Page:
• • “assert[ing] the Christian character of European societies.” What? Christian character, now? (See previous paragraph.) Dear oh dear oh dear. Dreamland.
  • • “a two thousand year-old Christian culture [which] is a dynamic spiritual, moral and intellectual resource as we address the future.” It is?! More dreaming.
  • • “[three essential points that must be considered in the lead up to the vote:] pray[ing] for the guidance of the Holy Spirit; inform[ing] ourselves of the arguments on both sides of the debate; and [voting] with a view to the common good of all.” “Before voting, ask yourself the following question: How in the light of the Gospel, can my vote best serve the common good?” Like the other general suggestions, all of us can accept those, but (except for praying for guidance and considering the Gospel, which would be alien to the thinking of the general public) they fit the general episcopal pattern of comfortable compatibility with modern secular realities and priorities. Although “the common good” is a basic principle of Catholic social teaching , no genius is needed for realisation that (as well as being opaque) it is susceptible to invocation as an excuse for ‘bargaining away’ Catholic principles which – in ‘concrete’ practice, whatever ‘lip-service’ is paid in woolly words – are resolutely repudiated by societies and governments all around the world. ‘Damage-limitation’ ‘minimalists’ trying to co-exist with and to pacify dominant opposition, and salvage remnants of respect, are likely to hide behind ‘the common good’.
For all those reasons, the bishops’ comments on the E.U. referendum constitute another example of a tendency which a now-retired bishop lamented in 2008. Because, he wrote, bishops have “divergent views” but have to find words by which to give an impression of unity, their statements “have tendency to be…flat and ‘safe’ at a time when we need passionate and courageous public statements that dare to speak the full truth” .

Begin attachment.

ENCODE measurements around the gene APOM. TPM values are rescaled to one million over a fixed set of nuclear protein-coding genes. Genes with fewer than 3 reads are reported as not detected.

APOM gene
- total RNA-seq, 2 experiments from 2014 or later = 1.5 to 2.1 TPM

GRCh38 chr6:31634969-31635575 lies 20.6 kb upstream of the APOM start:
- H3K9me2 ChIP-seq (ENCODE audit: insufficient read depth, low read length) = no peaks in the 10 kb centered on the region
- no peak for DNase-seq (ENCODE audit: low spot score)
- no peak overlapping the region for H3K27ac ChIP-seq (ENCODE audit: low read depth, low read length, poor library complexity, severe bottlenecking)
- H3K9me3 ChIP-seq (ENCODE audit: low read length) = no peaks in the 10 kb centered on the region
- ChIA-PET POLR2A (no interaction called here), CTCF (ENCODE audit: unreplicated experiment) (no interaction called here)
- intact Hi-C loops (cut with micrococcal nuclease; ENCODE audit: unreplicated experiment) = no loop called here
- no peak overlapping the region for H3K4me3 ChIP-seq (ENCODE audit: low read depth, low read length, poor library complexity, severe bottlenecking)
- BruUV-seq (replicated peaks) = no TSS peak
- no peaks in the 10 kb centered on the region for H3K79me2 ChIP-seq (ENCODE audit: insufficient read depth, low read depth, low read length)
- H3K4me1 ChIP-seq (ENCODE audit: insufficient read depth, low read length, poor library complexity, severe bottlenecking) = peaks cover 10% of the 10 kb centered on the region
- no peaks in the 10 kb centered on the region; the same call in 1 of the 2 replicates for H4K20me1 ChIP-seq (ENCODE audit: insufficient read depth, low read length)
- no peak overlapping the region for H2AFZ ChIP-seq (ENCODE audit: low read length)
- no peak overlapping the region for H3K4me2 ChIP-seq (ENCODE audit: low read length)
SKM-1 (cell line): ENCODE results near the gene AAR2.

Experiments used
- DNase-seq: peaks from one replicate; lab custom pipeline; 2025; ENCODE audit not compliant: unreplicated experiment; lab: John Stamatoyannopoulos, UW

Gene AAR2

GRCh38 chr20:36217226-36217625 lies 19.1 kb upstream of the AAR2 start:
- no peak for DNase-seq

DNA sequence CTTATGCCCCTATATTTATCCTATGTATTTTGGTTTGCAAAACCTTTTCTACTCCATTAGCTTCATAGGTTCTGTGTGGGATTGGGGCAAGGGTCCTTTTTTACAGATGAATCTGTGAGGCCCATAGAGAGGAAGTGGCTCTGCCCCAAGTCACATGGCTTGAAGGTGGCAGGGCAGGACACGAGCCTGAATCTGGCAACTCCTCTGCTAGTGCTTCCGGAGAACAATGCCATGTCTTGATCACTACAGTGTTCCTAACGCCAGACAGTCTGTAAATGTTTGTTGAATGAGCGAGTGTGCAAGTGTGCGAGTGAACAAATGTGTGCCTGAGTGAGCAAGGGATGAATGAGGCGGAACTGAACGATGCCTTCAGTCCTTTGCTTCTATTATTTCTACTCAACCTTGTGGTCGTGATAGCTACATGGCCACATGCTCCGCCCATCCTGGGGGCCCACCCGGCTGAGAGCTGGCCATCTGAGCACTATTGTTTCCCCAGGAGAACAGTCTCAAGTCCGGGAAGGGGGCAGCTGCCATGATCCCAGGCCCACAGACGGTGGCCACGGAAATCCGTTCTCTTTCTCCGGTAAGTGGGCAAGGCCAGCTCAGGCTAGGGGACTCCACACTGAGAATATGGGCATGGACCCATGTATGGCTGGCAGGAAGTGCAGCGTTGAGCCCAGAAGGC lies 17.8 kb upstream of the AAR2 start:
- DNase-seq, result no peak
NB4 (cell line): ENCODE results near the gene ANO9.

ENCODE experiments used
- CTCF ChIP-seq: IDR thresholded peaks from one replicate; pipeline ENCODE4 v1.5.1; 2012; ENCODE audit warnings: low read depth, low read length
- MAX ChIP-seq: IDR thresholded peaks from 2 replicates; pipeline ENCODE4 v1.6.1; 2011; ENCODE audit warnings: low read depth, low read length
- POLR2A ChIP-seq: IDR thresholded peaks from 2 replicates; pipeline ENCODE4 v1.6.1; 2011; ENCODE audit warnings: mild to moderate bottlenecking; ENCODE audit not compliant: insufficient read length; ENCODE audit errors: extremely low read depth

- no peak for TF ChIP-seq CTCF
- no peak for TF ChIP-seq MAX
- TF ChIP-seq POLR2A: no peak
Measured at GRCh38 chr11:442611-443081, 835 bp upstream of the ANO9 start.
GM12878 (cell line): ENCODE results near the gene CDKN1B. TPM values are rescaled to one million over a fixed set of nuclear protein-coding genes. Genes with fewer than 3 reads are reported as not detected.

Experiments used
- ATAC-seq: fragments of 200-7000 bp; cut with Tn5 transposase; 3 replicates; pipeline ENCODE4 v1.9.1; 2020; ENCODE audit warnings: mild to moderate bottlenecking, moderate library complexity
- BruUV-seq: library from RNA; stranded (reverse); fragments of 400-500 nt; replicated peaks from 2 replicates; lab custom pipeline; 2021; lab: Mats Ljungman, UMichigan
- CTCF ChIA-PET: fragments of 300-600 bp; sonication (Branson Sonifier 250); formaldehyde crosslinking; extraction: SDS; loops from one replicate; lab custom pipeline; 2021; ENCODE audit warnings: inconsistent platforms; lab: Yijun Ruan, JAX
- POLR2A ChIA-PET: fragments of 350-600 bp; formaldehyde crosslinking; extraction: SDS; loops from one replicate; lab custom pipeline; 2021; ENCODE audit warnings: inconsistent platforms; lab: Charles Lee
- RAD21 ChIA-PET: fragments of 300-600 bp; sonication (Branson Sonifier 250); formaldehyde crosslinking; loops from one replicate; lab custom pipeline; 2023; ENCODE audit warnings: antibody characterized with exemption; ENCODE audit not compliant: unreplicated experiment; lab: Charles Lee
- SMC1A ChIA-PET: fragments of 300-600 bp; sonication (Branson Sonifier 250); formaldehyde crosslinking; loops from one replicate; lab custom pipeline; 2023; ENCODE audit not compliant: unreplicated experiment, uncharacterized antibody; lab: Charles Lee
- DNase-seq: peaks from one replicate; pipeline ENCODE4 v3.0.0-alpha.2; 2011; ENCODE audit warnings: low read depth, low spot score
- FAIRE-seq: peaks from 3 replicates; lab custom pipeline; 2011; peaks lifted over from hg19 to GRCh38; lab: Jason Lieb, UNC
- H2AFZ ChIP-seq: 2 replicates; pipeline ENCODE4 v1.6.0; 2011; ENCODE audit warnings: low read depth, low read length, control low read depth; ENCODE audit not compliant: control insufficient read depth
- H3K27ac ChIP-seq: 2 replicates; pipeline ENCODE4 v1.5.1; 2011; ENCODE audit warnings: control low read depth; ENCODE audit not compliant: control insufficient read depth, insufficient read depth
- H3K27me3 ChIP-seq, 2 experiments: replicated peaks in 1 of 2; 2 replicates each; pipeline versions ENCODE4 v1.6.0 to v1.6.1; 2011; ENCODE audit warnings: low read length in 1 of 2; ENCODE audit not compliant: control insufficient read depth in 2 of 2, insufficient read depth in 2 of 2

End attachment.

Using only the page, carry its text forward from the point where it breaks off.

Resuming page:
There is also an apparent idea (for which, despite the feebleness and vagueness of their comments, it might be unfair to blame the bishops) that religion should not govern what happens beyond church walls; “This split between the faith which many profess and their daily lives deserves to be counted among the more serious errors of our age” .
The opportunity offered by the referendum arises from the unpredictable result. It is, fortunately, much less than usually bedevilled by voters’ preferences between Conservative, Labour and other Parties. It could be decided by the votes of a small minority of Catholics who reject relativist neutrality and desire “that the divine law is inscribed in the life of the earthly city” (ibid.). Has that law been submerged too deeply beneath the “tsunami of secularism” which, said Cardinal Donald Wuerl, has swept over Western Europe ? The more important question for each Catholic should be ‘Do you want the divine law to be salvaged?’ Serious floods have affected parts of England during recent years. People whose valuables were submerged wanted the water-level reduced. They certainly would not have voted for sustaining it.